ALBANY, Ga. -- His health may have kept him from attending the last several Dougherty County Commission meetings, but that doesn't mean long-time District 6 Commissioner Jack Stone hasn't kept up with what's going on.
And, as those who know Stone might expect, he definitely has some strong opinions about some of the issues his colleagues have been tackling.
Told that fellow Commissioner Lamar Hudgins tried to take up his slack as the commission discussed House Bill 386, which, among other things, alters the way taxes are collected on car sales, the former auto salesman made it apparent how he felt about the bill.
"That will never happen ..." the feisty Stone said. "I'd love for it to work so our taxpayers would get a break on their ad valorem taxes, but there's no way (casual sales) will make up for the taxes they're not going to collect.
"They tried to do something like this before, and within three months they'd abandoned it. The counties are going to come up short on this, you mark my word, and they can't operate without funding. There's just no way this is going to work."
Stone, who is serving his 27th year with the commission, said he's had a number of health problems that have kept him pretty much homebound.
"I've about got my blood pressure leveled off, and I'm about to get over a bout of acute bronchitis," Stone said. "I had it, about got rid of it, then it jumped back on me again. It's just been one thing after another.
"I've also stayed sick at my stomach, but I've got some new medicine that's helped a lot. I have an MRI scheduled (today), and if I get through with that in time I'm going to try and make the meeting."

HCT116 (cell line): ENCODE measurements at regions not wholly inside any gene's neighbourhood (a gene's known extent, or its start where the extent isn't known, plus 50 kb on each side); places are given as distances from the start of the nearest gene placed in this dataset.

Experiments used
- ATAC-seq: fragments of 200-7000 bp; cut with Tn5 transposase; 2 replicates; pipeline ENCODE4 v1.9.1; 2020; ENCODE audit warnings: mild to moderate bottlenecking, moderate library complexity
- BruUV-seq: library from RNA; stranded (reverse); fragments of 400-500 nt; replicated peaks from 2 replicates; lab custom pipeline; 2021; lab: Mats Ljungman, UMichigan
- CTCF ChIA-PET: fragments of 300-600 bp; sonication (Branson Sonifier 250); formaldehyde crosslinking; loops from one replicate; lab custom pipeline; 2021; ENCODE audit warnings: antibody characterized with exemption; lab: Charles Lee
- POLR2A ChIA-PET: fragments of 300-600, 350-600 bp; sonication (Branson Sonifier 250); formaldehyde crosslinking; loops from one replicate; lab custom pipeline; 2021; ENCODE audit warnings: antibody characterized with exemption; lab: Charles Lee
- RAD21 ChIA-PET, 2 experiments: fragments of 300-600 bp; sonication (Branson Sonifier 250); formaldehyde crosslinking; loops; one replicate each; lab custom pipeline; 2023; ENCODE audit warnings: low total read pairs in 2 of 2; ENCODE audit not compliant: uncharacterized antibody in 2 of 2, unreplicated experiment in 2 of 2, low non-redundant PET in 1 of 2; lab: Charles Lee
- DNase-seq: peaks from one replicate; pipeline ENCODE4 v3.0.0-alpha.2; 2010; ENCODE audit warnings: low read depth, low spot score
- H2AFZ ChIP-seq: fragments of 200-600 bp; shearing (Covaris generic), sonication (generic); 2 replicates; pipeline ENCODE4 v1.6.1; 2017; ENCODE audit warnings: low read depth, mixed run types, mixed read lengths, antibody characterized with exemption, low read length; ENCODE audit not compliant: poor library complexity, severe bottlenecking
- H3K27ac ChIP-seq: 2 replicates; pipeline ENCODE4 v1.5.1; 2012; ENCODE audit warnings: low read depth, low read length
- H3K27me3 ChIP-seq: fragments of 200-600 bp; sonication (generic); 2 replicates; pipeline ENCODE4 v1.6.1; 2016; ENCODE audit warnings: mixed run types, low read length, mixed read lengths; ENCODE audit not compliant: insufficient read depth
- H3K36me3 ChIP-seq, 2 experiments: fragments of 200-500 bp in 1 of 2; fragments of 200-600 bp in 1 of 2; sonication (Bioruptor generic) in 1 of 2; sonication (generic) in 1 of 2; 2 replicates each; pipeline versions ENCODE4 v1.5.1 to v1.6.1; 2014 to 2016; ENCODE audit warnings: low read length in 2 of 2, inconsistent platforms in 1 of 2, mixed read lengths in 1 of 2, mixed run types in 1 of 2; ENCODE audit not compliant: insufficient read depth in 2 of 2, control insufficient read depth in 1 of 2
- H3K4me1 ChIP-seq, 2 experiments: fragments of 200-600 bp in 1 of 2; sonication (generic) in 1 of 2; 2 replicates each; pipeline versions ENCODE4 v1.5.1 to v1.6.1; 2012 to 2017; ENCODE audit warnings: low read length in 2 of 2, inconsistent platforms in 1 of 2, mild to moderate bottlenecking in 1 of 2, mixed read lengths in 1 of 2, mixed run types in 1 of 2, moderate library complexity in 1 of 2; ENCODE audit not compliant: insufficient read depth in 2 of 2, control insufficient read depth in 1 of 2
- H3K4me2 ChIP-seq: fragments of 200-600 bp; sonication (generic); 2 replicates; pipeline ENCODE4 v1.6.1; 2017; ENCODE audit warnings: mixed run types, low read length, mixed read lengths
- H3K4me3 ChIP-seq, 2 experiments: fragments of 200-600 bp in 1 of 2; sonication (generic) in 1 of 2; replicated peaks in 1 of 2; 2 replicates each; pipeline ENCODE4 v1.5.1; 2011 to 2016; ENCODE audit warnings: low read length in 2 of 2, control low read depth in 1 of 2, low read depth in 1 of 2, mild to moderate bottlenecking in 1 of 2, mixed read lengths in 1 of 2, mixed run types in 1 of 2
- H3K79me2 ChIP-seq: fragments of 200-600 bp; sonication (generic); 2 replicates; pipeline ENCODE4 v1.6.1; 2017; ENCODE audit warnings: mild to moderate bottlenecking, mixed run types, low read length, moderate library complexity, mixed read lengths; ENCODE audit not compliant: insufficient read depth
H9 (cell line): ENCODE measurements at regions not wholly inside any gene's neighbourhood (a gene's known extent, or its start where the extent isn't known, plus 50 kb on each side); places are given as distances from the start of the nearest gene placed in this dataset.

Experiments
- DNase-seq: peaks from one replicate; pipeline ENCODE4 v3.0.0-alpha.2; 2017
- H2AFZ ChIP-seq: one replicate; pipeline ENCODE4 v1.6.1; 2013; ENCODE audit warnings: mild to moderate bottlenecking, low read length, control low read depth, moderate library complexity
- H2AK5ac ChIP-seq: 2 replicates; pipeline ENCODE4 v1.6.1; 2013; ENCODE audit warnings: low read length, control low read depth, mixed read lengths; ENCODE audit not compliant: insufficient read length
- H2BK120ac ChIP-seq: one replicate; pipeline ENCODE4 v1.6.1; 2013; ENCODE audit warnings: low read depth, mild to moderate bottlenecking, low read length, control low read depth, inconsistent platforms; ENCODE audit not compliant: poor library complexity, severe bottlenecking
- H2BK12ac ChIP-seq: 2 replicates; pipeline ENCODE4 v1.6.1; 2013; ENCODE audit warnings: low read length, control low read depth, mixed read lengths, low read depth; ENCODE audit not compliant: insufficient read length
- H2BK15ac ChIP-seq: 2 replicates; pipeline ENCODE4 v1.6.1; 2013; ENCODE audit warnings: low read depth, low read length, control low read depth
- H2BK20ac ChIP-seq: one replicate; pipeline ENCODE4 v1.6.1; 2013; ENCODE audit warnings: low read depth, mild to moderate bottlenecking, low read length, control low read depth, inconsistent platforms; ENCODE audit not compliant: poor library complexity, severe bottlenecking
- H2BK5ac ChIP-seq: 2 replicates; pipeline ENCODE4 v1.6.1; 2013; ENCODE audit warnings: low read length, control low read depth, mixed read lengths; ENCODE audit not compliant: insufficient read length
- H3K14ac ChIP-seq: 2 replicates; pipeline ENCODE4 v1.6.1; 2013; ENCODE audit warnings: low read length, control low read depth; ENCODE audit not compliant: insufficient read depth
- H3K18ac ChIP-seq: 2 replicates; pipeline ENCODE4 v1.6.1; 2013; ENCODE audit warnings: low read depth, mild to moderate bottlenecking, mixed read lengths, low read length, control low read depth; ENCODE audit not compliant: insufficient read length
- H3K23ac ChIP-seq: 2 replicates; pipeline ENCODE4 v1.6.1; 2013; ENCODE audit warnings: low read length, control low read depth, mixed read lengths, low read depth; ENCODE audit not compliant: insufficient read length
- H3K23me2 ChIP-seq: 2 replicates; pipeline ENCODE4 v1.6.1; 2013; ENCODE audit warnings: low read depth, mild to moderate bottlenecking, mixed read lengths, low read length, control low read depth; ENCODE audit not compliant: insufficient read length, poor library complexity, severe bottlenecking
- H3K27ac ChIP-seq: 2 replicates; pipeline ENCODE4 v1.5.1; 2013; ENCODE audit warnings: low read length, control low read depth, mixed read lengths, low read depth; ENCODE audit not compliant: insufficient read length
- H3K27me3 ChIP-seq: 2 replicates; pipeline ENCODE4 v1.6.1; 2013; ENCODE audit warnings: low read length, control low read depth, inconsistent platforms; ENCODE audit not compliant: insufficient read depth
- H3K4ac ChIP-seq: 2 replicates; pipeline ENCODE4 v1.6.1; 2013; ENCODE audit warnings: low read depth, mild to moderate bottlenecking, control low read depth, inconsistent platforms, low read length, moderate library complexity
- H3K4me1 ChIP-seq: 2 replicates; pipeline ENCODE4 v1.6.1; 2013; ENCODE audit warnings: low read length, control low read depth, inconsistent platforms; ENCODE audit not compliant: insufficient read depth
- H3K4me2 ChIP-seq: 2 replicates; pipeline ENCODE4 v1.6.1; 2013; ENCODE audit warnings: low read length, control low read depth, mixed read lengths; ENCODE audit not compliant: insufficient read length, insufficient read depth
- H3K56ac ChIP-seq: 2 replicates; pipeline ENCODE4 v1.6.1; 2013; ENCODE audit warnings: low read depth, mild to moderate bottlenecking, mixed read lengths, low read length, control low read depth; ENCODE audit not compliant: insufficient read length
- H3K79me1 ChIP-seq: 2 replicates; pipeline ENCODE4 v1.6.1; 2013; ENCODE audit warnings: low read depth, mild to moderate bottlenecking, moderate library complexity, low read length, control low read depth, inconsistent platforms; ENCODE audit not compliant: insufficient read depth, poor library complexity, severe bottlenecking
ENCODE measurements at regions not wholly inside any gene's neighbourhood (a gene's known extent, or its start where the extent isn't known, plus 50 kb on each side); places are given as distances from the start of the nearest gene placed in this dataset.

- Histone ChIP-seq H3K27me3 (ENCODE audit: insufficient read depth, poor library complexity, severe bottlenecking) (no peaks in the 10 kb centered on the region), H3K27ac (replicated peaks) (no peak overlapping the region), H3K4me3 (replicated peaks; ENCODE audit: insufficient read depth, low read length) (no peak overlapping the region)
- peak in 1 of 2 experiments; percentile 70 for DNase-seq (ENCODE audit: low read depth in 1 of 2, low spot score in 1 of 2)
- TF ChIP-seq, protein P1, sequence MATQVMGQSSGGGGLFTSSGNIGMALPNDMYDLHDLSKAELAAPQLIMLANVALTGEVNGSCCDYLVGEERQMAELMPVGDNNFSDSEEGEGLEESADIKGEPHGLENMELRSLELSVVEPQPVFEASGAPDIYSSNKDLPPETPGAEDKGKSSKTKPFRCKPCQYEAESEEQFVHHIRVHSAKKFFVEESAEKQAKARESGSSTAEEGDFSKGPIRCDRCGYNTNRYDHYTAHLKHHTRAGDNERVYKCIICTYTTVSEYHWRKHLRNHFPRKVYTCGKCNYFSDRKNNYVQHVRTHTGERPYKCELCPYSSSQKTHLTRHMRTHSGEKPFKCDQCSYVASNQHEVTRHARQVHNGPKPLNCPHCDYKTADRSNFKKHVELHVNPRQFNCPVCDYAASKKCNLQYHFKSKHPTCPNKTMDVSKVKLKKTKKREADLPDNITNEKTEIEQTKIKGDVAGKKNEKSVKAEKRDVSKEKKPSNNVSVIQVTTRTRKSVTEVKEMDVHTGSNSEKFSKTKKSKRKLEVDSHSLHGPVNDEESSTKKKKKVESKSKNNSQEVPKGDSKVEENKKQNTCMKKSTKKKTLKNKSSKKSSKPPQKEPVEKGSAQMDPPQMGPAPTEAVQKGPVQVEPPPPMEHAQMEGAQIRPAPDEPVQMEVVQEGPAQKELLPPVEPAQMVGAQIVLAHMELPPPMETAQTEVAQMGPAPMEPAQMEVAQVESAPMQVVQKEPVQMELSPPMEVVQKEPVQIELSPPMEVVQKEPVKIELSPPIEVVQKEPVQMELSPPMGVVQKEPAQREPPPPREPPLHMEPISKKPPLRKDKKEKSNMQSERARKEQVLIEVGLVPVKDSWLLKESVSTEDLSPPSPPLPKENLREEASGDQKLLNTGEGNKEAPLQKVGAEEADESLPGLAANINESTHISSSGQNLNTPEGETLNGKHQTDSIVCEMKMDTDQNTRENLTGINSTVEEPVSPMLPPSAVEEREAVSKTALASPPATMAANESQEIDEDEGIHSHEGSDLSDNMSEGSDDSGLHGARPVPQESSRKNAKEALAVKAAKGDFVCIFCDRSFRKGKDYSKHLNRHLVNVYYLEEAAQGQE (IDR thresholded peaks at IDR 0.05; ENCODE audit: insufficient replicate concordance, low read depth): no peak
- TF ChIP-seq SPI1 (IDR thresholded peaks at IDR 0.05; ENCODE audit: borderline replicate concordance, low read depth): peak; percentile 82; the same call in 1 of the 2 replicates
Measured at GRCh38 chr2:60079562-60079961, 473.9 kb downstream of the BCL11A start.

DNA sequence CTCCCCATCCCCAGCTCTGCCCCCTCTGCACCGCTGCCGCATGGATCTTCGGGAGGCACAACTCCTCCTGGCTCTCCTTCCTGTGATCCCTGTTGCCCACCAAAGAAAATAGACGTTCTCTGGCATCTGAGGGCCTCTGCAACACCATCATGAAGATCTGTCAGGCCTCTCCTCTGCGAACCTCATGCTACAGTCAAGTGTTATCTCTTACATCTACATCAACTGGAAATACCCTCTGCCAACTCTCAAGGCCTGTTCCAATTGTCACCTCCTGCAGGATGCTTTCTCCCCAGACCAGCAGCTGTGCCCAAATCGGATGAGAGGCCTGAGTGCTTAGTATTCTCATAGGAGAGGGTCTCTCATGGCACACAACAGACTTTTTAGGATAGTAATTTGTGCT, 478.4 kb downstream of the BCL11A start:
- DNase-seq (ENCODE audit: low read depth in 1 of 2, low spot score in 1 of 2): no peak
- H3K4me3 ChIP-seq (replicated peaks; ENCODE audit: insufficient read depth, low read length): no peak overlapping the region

Commission Chairman Jeff Sinyard said Stone's absence has been felt by the board.
"No one presents their thoughts and conclusions quite like Jack," Sinyard said. "Jack has his own way of presenting ideas and, whether you agree with none, some or all of what he says, you know when he makes a comment he means what he says from his heart.
"Jack's always been a giver, and we're fortunate to have that kind of people serving on the commission. Jack Stone is just one of a kind, and he's serious about his love for Dougherty County. He deeply cares about this community, and we've missed his presence at our meetings."
Stone said he's talked frequently with Sinyard and has encouraged the board chairman to work with Phoebe Putney Memorial Hospital CEO Joel Wernick to push the hospital to provide health care for inmates at the Dougherty County Jail at a reduced cost, which Phoebe has done the past several years.
"That's what's kept us afloat lately," Stone said. "I know we're asking Phoebe to sacrifice, but the county helped both hospitals (Phoebe and the former Palmyra Medical Center) keep their doors open back when things were tough on them. Now we need help."
Stone also said he's been frustrated by reports of the county school system's plan to close schools in the lower-income eastern part of the county.
"The people in East Dougherty County are always getting the short end of the stick," Stone said. "I hope the School Board will look into this further and make a decision that affects everyone in the county equally."